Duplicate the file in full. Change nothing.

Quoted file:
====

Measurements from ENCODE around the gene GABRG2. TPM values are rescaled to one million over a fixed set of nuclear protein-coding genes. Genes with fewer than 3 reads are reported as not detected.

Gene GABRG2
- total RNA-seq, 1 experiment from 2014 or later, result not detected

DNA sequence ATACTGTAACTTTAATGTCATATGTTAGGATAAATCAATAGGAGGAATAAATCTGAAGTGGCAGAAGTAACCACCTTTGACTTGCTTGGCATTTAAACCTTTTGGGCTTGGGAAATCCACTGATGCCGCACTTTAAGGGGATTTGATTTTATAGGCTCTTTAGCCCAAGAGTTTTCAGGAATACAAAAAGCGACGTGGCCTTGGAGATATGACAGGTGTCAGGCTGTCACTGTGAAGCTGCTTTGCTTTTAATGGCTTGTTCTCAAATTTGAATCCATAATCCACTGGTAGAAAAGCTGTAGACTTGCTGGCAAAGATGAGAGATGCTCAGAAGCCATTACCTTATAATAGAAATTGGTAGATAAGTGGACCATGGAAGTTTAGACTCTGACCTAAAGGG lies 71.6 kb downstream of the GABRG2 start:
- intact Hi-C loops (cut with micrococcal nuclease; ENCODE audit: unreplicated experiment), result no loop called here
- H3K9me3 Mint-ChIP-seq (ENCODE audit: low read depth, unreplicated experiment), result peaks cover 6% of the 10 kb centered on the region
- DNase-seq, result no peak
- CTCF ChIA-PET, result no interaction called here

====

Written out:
Measurements from ENCODE around the gene GABRG2. TPM values are rescaled to one million over a fixed set of nuclear protein-coding genes. Genes with fewer than 3 reads are reported as not detected.

Gene GABRG2
- total RNA-seq, 1 experiment from 2014 or later, result not detected

DNA sequence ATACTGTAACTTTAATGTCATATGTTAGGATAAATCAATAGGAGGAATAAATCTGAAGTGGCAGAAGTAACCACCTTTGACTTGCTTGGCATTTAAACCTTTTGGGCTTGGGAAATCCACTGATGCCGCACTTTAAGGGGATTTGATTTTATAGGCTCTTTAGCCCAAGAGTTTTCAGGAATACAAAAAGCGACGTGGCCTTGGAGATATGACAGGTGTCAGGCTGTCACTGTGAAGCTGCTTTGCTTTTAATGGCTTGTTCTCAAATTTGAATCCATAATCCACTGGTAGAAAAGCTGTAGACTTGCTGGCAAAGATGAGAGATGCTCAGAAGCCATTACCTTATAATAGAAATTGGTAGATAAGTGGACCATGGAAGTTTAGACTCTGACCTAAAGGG lies 71.6 kb downstream of the GABRG2 start:
- intact Hi-C loops (cut with micrococcal nuclease; ENCODE audit: unreplicated experiment), result no loop called here
- H3K9me3 Mint-ChIP-seq (ENCODE audit: low read depth, unreplicated experiment), result peaks cover 6% of the 10 kb centered on the region
- DNase-seq, result no peak
- CTCF ChIA-PET, result no interaction called here